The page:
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Online not a good vehicle for brand building?

18:46 on Wed, 29 Aug 2007 | Industry Comment | 0 Comments

As a marketing and brand consultant himself, Further Partner Steve Jaggard gets irritated hearing traditional agencies knocking online for its failure to build brands or portray brand values - and points to the first major study, using car brands, to silence the doubters.

To those not within, or close to, the online industry it’s natural to assume that the tradtitional mass media choices are light years ahead of the digital arena in terms of bringing consumers closer to brands.

And to be fair, because the digital industry is still in an evolutionary stage, there has been very little, if any, evidence to back up the online case for the defence.

Until recently that is - as, rather than getting hot under the collar, I can now sit back with a beer in hand and point them to the IAB’s first Brand Engagement Study.

It doesn’t just prove that online is an effective brand building medium, but
cross-media research shows online has a greater effect on brand engagement than any other medium. Did you hear that? Any other medium. Wow!

The joint research which was carried out in conjunction with Carat Insight examined the effectiveness of online against other media, as well as wider influences like brand ownership, reading reviews, or recommendations from friends. The research concentrated on five advertising campaigns from the supermini car sector, including: Renault Clio, Toyota Aygo, Nissan Micra, Ford Fiesta and Mini.

The study found that brand engagement is determined by different factors depending on the audience and product category. For this audience the most important contributors to brand engagement were identified as a sense of style and fun.

Overall the study showed that the brand's own advertising contributed 15% to brand engagement. Within this, the study found that the internet has a greater effect on brand engagement than any other medium, contributing an average of 39.8% of the advertising effect, but as much as 64.7% in the case of one manufacturer’s campaign. Press advertising has the second greatest influence, contributing 36.7% of total consumer engagement. Next was TV with 17.6% and outdoor with 4.1%.

Direct experience of a brand, such as owning a particular model, holds considerable sway over a consumer’s engagement with a car brand, but indirect experiences – reading reviews, word of mouth, etc – play an important role as well. Of these indirect experiences online contributed 27.5% of the effect on engagement. Offline experiences, like reading magazine reviews or watching specialist TV programmes, contributed 19.0%. Dealerships, whether on the phone or visiting in person, delivered 19.4% whilst other influences, like opinions directly from friends, have the most influence accounting for 34.2%.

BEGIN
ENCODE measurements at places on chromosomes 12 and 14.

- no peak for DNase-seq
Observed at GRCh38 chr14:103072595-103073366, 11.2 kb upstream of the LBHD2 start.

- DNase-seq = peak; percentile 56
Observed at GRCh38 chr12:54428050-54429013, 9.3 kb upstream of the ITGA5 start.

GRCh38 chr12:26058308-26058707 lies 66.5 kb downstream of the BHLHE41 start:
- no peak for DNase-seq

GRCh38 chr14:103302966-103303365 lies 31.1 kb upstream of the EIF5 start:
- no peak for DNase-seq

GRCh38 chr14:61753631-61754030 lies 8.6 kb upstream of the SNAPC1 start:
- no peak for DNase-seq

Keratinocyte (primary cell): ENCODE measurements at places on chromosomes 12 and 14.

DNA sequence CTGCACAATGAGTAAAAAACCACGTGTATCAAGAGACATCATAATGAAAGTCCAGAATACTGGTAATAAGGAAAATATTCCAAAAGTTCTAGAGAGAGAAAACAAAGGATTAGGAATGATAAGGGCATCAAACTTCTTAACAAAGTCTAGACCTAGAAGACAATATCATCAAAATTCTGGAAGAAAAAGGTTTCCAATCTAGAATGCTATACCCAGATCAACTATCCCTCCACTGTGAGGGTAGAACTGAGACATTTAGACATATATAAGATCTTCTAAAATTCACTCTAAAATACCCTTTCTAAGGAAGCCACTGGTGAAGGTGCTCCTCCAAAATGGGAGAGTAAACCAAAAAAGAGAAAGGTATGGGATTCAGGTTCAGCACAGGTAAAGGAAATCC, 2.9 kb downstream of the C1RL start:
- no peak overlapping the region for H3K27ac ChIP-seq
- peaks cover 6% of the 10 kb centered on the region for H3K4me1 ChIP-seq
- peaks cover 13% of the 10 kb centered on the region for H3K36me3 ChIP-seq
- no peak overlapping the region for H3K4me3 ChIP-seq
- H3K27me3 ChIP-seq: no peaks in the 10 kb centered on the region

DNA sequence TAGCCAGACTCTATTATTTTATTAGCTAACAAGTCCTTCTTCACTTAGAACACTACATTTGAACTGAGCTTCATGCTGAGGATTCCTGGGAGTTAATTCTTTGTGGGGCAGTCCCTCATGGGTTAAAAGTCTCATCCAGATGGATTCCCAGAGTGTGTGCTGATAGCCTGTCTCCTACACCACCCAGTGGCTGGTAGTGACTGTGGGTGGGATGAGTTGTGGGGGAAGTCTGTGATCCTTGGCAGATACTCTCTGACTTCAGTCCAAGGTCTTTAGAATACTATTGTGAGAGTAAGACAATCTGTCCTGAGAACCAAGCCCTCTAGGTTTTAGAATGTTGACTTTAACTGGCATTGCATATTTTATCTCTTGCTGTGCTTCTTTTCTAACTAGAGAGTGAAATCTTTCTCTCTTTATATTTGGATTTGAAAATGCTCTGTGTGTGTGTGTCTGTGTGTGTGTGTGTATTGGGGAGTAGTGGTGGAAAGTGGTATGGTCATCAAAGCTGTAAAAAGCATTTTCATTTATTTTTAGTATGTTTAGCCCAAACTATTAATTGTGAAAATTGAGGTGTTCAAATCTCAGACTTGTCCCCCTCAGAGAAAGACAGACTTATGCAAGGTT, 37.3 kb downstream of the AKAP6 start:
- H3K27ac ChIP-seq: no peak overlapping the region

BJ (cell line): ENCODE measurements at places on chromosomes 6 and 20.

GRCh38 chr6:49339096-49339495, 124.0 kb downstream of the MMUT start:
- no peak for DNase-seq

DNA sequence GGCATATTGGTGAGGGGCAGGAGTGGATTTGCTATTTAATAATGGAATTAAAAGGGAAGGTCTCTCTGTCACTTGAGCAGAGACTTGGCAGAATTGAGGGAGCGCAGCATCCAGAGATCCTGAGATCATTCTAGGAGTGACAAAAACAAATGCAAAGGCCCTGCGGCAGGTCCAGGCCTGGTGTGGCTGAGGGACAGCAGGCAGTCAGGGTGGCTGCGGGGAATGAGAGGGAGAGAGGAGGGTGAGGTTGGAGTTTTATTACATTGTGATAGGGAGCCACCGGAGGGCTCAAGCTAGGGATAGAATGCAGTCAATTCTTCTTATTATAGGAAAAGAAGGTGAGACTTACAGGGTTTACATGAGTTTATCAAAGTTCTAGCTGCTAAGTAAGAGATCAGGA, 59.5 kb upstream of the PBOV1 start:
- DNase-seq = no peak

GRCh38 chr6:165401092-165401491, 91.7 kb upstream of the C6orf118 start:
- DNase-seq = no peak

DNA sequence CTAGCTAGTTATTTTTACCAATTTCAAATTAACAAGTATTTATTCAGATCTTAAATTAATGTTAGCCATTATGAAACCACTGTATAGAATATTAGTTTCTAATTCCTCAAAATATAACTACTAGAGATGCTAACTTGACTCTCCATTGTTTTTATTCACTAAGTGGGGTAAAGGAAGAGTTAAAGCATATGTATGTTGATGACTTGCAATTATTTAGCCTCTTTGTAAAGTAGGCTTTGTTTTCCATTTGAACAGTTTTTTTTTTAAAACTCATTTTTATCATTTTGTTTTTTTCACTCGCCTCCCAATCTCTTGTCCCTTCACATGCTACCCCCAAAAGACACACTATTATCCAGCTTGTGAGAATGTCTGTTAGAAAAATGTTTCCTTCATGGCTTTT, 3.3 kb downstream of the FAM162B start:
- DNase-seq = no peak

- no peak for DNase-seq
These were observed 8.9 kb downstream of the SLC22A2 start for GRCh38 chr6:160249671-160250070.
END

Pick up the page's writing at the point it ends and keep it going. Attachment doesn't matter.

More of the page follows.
Guy Phillipson, IAB CEO went on to explain, “This important cross-media study in the car market shows how online drives brand engagement more than any other medium – not just through rich media advertising, but because consumers go on to seek product and information and reviews, too. This study will go a long way to help brand marketers understand how well online performs in the media mix.”

The study used focus groups and online questionnaires to study the opinions of 1,000 female internet users with children under 16. This ‘non-techie’ audience was selected because of its importance to advertisers and its influence over household spending.

The results show that online is now as effective at reaching women with children as traditional media. The online campaigns study recorded an average recognition level of 23%, which compares more than favourably with outdoor at 18%, press at 25% and TV at 44%.

Compared with other media, the internet was the most popular source of car reviews with 22.9% of respondents using this research method. The internet is also by far the most popular medium for price and feature comparison. 26.7% used online when considering a car purchase, more than double the number of respondents using specialist car magazines (10.5%).

The internet as a source of information
The internet is a valued tool for this audience when researching a new car purchase and they use it in a wide range of different ways.

Online car research activities in last 12 months (% of respondents):

    * Looked at a car company’s website - 45.9%
    * Looked for insurance quotes - 40.6%
    * Looked for information using a search engine - 36.4%
    * Look for information using specialist car websites - 30.4%
    * Price and feature comparison sites - 27%
    * Reviews - 22.9%
    * Searched for cars on auction sites - 15.6%

Of course, this is just one study (albeit a large and extremely credible one) into a single sector - the consumer car market, so there’s still a long way to go before the arguments will die down over online’s ability to engage consumers with their brands, in addition to being an astonishing direct marketing and sale medium- which is undisputed I hasten to add.

Having said that, looking at the outcome of this IAB/Carat Insight research, I wouldn’t mind betting that we’ll see these results mirrored across many, if not all, consumer sectors.

We’ll keep you posted!

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